Georgia Caviar

The humble peanut shines in this third-generation recipe for homemade peanut brittle –

My Grandmother, Audrey Lee, was a force to be reckoned with. As Southern as they come, “Granny” operated on one speed: non-stop. In her small kitchen in Fitzgerald, Georgia, (with no dishwasher) she whipped up everything from fried chicken to sixteen-layer fresh coconut cakes. As a child, my mom would have to crack the coconuts and shred the interior by hand. Her cooking and recipes are the stuff of legends – especially her peanut brittle.

Now, years later, my mom and I carry on her tradition, cooking endless batches of peanut brittle to give to friends, family, and most recently, my clients. The process ain’t pretty. The smell takes over the house, it requires fire-drill precision, attention to detail, and gorilla-like strength to lift the heavy cast iron skillet bubbling with hot candy. We often find small “chips” of brittle on clothing, shoes, or the floor after breaking up the large single batch layer into bite-sized pieces. As my mom says, you have to be “half crazy” to want to cook this!

We’ve often been asked for the recipe and now, after three generations, we’re sharing it. The recipe itself is simple – it’s the process and nuances that sometimes take “batches of practice” to achieve the perfect color, smell, timing, and temperature. Enjoy!

You’ll need:

  • 3 cups sugar
  • 1 cup white Karo syrup
  • ½ cup water
  • 1 ½ T salt
  • 4 cups of raw peanuts, shelled
  • 4 T Butter, divided into 1 T and 3 T
  • 2 T baking soda
  • Heavy Duty Aluminum Foil

How it’s done:

  1. Before you begin, check the humidity. If it is raining or moist out, lower your AC to reduce the humidity in the air – this will ensure the crisp brittle.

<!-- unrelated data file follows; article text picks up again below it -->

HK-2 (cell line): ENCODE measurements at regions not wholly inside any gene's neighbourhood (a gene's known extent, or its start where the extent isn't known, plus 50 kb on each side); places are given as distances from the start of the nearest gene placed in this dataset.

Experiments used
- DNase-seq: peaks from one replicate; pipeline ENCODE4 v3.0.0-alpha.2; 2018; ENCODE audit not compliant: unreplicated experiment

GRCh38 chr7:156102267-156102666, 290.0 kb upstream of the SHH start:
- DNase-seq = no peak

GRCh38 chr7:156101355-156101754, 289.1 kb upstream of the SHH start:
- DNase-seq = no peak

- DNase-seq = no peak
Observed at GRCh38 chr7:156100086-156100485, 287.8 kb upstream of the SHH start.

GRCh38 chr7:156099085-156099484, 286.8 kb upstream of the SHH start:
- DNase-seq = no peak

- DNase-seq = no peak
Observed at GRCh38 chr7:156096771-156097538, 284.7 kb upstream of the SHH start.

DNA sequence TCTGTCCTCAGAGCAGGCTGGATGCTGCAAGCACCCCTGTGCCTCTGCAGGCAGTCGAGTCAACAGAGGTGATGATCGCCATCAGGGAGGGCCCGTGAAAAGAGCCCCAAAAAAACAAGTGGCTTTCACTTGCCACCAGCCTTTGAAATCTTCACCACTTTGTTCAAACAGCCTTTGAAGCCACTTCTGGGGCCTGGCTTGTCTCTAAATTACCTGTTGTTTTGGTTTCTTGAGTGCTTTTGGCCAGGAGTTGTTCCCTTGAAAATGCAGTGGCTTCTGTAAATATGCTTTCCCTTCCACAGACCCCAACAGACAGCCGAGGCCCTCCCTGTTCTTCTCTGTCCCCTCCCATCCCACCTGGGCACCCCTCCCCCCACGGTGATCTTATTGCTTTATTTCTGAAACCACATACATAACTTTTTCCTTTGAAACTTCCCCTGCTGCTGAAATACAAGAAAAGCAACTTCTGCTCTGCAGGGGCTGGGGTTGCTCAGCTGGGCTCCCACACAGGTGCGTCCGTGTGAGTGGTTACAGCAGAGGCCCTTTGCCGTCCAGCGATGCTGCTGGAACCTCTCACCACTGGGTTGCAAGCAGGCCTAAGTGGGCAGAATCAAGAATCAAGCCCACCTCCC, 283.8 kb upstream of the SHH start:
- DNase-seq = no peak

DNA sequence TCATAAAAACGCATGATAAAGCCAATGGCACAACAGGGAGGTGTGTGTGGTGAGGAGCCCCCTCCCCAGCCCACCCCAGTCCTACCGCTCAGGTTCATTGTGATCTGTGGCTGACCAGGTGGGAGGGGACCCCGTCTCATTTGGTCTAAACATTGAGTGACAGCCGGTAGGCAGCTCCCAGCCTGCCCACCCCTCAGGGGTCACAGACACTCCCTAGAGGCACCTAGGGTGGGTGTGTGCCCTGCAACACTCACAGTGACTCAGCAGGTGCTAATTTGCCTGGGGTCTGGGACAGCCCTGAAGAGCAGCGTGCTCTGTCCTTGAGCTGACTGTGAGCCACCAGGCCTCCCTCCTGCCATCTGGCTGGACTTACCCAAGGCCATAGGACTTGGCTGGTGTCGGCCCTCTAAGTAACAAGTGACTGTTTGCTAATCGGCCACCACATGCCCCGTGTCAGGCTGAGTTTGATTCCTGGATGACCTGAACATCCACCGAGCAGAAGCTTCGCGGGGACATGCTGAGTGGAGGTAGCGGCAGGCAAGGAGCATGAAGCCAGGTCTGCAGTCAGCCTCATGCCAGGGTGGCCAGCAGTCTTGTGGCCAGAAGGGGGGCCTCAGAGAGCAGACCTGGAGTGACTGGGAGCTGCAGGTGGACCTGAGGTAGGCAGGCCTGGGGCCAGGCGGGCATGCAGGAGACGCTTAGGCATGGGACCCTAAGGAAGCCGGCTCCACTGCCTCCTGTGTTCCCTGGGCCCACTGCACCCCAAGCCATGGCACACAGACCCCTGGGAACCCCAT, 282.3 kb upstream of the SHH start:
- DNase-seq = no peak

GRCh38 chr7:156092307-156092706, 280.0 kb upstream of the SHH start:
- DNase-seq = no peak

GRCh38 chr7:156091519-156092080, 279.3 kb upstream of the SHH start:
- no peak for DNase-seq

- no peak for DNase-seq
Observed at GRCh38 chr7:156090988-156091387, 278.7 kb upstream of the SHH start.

2. Start by assembling all ingredients or “mise en place” as chefs say. I add the salt to the cup containing the raw peanuts in advance.
  3. Prepare a strip of heavy-duty aluminum foil sprayed with Pam and smear with 1 T butter. Place it on top of a heat resistant flat surface (we use a metal top rolling utility cart).
  4. In a large, deep cast iron skillet, combine the sugar, syrup and water over medium high heat until melted.
  5. Stir until mixture is boiling, then reduce heat to medium and stir until mixture forms a thread – about 5 minutes depending on temperature.
  6. Pour peanuts into mixture and stir until it returns to a simmer; cook for about 10 minutes until peanuts turn golden brown. After around 6 minutes, add the remaining 3 T butter and stir to combine. This is where color and smell come into play. The mixture should turn a deep, golden brown and almost smell a little burnt.
  7. Remove the skillet from heat and add baking soda (it will bubble up quickly so you’ll have to stir fast to combine).
  8. Quickly pour mixture onto foil while actively spreading it to form a thin layer.
  9. Allow the layer to cool for about 5-8 minutes, then transfer the foil with candy to another cool surface (ideally marble counter or the top of a washer/dryer); we continue moving it back and forth to a new cold surface.
  10. Once it has completely hardened, carefully break up into pieces. Store in an airtight container or Ziplock bag. It will last several weeks if kept in a cool, dry spot; I place in a fridge drawer to keep it even longer.
  • Lee Heffernan is the president of sales and marketing for Lake Oconee Living and recently worked with her mother, Robbie Williams, to make enough tasty peanut brittle to share with supporters of the magazine.

Leave a Reply

Your email address will not be published. Required fields are marked *